Typically the sub-micron diameter fibers are produced from an aqueous solution by electrospinning and collected as a nonwoven fabric when a charged fluid jet is accelerated down an electric field gradient, solidified, and deposited onto a grounded collector. Similar fibers have been manufactured from over 30 different kinds of polymers in recent years. By contrast, synthetic polymer fibers produced by conventional extrusion-and-drawing processes are typically 10 um to 500 um in diameter, and are collected on spools for forming yarns or woven textiles. Controlling the fiber properties requires understanding how the electrospinning process transforms a millimeter-diameter fluid stream into solid fibers four orders of magnitude smaller in diameter. In the conventional view, electrostatic charging of the fluid at the tip of a nozzle results in the formation of the well-known Taylor cone, from the apex of which a single fluid jet is ejected. As the jet accelerates and thins in the electric field, radial charge repulsion results in “whipping about” of the jet, in a process known as “splaying.” The final fiber size is determined by several factors, such as the electrospray voltage, concentration of solvent to solute, and distance to target. During electrospinning it is normal for the rapid growth of a nonaxisymmetric, or “whipping,” instability that causes bending and stretching of the jet. At low fields, the jet uniformly thins and extends from the nozzle to the collector, while at high fields, and after traveling a short distance, the jet becomes unstable and “whips about”. The use of MEMS devices will enable an effective low field electrospray to be used for electrospinning. An effective means of controlling the “whipping” instability has already been addressed by Dr. John B. Fenn. Dr. Fenn is considered to be an “elder” in the area of electrospray research, and recently won the 2002 Nobel Prize in Chemistry for his pioneering work in electrospray. He is regarded as the “E. F. Hutton” of electrospray—when he speaks, everyone listens! Dr. Fenns idea was to use an alternating voltage at the source to prevent charge buildup on individual fibers. This prevents the typical non-uniform distribution in the laying of electrospun fibers. With the use of tiny MEMS devices, the lower field will enable stable fibers that will not be affected by any “whipping” instability. Another innovation in the field of electrospray and electrospinning technology that was made by Dr. John B. Fenn was to use a “wick” in place of a costly hydrostatic feed pump. The wick is a self-regulating liquid feed system with no moving parts, and can accurately control picoliters (10−12 L) of fluid. The wick used for electrospray and electrospinning applications could be an internal one or an external one. If an internal wick is used, then the wicking material would have to be enclosed into a needle or some structural material to hold it. This is very difficult when dealing with needles that have diameters in the micrometer range. A better solution would be to use a recent discovery of utilizing special glass optical fibers that contain tiny holes running the length of the fiber, known as “Holey Fibers”. These holey fibers could contain upwards of 200 holes with hole diameters ranging from sub-micron sizes to tens of microns. Together with a suitable MEMS device, single holey fibers or a plurality of holey fibers could facilitate the electrospinning process. When dealing with an externally wetted wick, no actual wicking material is used; the treated surface of a small needle will function adequately. The MEMS devices will benefit greatly from this technology. While the preferred embodiment is a surface that has been treated so as to form a rough surface that can “wick” a solvent-polymer combination, patent priority extends to a MEMS device where nano nozzles are created in which the solvent-polymer solution is delivered via a hydrostatic feed mechanism. The nano fluidic prior art includes nano spray nozzles that have been developed that are hydrostatically fed for electrospray analytical applications, but not for the electrospinning application as disclosed in this patent disclosure.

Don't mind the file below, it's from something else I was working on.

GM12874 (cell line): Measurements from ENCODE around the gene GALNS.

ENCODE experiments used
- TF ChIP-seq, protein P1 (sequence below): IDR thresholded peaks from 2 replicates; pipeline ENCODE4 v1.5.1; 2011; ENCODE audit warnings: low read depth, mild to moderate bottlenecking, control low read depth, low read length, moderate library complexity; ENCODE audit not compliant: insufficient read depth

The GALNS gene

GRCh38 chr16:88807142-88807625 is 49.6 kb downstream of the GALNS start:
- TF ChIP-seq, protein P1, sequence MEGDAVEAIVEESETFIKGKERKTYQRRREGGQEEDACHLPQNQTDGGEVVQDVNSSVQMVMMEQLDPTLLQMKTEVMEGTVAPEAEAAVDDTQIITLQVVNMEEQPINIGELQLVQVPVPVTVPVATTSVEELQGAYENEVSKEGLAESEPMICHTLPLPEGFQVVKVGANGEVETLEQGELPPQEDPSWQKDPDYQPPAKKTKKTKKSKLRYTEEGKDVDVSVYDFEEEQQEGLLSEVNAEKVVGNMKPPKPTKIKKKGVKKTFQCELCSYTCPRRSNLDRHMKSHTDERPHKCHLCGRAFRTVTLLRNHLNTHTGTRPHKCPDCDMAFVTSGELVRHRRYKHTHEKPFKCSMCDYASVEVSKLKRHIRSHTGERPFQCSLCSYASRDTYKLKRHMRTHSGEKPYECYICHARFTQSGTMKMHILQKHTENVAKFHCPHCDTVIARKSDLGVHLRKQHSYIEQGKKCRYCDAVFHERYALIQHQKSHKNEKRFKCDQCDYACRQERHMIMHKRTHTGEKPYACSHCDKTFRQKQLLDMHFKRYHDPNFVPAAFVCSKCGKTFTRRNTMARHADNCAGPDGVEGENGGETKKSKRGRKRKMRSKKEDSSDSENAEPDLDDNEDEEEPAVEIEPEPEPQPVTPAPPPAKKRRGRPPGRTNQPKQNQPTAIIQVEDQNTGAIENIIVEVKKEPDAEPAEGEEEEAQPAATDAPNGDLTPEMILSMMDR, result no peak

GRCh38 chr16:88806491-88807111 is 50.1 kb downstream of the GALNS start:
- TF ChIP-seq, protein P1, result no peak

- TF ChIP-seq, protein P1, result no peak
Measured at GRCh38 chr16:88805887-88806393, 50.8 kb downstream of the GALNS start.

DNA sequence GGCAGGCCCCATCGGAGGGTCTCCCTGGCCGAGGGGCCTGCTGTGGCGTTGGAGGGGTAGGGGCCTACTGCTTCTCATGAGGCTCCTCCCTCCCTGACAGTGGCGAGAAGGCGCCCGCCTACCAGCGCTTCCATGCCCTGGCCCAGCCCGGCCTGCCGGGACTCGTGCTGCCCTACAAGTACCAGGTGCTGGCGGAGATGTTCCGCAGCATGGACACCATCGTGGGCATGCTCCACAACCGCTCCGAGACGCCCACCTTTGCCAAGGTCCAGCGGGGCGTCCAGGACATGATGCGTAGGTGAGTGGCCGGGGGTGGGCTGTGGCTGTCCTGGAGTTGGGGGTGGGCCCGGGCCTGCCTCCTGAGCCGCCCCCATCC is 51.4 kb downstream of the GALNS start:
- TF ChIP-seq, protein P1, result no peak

To recap the electrospinning process, a polymer, in this case example collagen is dissolved by a suitable solvent and injected under hydrostatic pressure into a conductive needle or capillary. A DC potential of preferably 500 to 1,000 volts, which can be greater or lower than this value depending on the spray source to target gap, is maintained between the electrospray source and a suitable target located at a distance away from the needle sufficient to preclude production of a corona or arc. The voltage is adjusted according the distance, desired fiber diameter and structure. Voltage difference between injection needle and target suited to the given solvent conductivity, polymer, and flow rate, enable a resulting electrostatic field at the needle tip that results in the formation of a Taylor Cone from the tip which issues a micron sized jet diameter which is attracted to, and impacts with, the ground cathode target. Evaporation of solvent from this jet results in a polymer strand of collagen or other polymer. The accumulation of such strands creates a “mat” of polymer having a homogenous diameter ranging from tens of microns or more down to tens of nanometers or less, depending on the concentration and nature of solute, the conductivity and viscosity of liquid, and the potential difference between the needle and target. It has been shown by Wnek et al. of Virginia Commonwealth University (VCU), that electrospun collagen fibers can be produced down to 100 (+/−40) nano meters in diameter. Calf skin dissolved in a suitable solvent was electrospun, and upon Transmission Electron Microscopy (TEM) examination, revealed the same banded appearance characteristic of native polymerized collagen. Various polymers studied yielded fiber diameters in the range of 0.1 to 10 um. It should be noted that nano-extrusion rather than electrospinning of the polymer are an alternative in certain instances.